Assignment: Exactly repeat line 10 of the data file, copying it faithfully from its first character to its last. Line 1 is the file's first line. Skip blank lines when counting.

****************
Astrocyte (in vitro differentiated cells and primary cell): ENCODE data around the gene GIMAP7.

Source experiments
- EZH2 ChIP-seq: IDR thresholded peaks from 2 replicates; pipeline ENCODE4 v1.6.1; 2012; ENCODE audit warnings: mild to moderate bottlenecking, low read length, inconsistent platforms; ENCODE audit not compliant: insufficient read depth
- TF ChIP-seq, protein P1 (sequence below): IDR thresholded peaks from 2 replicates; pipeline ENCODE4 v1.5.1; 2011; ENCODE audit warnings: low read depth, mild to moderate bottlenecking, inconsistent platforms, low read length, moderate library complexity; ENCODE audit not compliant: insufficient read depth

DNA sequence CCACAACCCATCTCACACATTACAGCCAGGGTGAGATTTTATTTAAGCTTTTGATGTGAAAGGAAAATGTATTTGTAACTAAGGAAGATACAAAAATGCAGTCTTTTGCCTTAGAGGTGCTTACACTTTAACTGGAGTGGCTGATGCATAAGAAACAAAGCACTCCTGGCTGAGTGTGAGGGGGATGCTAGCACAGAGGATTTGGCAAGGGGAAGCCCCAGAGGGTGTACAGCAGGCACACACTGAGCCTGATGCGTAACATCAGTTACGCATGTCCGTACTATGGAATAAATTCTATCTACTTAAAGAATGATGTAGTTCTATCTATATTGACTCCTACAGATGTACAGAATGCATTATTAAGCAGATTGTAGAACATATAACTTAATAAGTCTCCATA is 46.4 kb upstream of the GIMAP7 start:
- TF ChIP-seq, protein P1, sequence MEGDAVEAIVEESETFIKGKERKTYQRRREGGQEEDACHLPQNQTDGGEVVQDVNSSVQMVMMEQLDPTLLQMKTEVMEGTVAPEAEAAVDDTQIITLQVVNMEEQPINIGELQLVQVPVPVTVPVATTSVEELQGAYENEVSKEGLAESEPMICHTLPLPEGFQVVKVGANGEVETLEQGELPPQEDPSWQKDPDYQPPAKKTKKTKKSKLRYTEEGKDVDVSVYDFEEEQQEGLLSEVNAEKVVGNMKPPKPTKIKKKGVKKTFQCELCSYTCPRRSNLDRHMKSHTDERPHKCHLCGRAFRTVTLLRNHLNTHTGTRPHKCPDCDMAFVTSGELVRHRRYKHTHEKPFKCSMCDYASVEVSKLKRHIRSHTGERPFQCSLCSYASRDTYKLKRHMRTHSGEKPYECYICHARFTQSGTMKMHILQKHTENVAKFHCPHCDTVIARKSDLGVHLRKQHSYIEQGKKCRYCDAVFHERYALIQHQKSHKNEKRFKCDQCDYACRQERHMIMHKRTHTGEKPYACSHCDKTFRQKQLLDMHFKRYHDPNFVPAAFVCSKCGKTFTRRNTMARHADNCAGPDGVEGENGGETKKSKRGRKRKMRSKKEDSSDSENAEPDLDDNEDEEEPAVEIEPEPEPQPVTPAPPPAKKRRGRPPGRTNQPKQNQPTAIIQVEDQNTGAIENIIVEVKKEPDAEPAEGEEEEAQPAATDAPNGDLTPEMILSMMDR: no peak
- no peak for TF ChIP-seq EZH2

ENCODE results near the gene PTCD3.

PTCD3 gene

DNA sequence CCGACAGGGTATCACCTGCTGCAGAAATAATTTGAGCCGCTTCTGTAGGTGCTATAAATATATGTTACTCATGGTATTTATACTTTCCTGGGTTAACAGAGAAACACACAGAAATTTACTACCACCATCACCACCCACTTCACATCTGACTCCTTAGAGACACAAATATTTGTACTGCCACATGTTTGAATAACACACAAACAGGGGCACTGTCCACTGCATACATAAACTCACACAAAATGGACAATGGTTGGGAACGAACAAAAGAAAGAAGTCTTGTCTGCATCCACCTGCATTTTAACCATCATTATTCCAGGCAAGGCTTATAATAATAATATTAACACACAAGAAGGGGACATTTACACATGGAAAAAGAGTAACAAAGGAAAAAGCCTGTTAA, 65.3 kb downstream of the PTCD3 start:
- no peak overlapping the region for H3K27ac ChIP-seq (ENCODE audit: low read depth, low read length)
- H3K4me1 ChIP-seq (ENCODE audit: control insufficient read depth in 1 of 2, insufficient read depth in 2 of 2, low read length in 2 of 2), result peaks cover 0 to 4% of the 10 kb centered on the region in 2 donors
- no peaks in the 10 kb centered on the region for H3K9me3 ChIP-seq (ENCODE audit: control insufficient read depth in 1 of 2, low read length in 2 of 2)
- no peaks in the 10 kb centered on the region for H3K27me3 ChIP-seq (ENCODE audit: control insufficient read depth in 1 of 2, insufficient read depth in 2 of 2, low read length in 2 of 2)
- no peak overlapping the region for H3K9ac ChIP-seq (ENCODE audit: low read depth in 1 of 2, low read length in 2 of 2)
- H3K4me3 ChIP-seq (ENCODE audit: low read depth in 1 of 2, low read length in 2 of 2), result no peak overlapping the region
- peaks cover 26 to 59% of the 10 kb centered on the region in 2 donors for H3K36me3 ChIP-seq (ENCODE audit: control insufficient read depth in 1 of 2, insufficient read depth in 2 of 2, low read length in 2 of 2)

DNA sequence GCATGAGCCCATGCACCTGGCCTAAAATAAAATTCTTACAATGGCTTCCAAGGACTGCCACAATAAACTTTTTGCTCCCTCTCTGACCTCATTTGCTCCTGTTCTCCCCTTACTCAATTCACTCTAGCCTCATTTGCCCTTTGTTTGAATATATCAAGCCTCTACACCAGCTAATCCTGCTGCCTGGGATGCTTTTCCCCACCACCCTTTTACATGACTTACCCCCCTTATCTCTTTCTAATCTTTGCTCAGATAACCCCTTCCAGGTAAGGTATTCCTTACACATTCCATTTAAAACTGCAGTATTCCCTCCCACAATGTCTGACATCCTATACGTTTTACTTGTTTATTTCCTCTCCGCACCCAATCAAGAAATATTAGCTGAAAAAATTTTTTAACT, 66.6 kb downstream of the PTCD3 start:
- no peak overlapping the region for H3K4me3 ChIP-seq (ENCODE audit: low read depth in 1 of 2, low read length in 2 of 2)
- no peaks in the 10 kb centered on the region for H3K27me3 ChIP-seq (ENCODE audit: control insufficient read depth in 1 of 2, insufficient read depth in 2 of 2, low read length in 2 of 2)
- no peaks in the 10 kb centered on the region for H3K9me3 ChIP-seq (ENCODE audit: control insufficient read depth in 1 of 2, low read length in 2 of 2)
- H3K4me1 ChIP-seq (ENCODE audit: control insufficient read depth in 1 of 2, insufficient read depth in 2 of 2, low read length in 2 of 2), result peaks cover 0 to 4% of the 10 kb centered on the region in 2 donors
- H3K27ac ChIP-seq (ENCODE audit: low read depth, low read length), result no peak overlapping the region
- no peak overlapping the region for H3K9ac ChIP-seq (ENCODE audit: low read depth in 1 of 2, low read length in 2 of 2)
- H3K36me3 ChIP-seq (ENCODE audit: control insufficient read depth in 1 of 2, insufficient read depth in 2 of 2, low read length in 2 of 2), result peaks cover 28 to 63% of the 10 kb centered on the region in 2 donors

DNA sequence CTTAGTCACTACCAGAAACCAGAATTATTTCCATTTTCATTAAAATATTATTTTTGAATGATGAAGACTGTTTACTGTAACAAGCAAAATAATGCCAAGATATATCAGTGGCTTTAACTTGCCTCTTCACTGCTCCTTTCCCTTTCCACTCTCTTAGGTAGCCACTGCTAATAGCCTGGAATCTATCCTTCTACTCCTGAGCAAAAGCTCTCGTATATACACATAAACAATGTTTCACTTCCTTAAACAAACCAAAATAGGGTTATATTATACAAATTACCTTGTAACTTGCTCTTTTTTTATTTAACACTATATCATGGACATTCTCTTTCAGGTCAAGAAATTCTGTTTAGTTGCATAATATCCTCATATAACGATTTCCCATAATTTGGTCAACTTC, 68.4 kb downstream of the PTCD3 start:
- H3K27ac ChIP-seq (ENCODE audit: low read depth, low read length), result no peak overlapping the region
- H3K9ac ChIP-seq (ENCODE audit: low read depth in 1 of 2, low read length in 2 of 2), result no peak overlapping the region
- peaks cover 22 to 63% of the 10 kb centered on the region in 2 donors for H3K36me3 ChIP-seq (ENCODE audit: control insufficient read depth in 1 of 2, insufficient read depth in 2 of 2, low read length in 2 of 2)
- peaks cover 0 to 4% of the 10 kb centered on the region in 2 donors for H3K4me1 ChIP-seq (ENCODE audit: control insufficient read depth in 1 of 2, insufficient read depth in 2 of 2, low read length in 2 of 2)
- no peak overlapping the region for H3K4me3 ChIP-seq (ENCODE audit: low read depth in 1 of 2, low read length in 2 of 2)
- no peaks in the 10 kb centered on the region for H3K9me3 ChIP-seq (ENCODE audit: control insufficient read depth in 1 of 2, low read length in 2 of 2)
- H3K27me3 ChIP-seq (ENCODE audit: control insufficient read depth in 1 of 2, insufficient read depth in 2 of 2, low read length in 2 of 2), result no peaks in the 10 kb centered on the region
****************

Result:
DNA sequence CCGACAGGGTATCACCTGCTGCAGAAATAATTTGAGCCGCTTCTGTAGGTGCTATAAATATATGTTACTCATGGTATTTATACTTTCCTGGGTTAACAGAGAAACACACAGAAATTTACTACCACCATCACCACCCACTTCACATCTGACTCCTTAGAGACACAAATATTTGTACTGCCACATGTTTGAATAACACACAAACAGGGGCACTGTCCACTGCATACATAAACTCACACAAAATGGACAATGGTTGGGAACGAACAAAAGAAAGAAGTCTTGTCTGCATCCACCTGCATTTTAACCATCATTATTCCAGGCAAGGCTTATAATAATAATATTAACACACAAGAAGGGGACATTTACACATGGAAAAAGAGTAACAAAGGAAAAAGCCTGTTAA, 65.3 kb downstream of the PTCD3 start: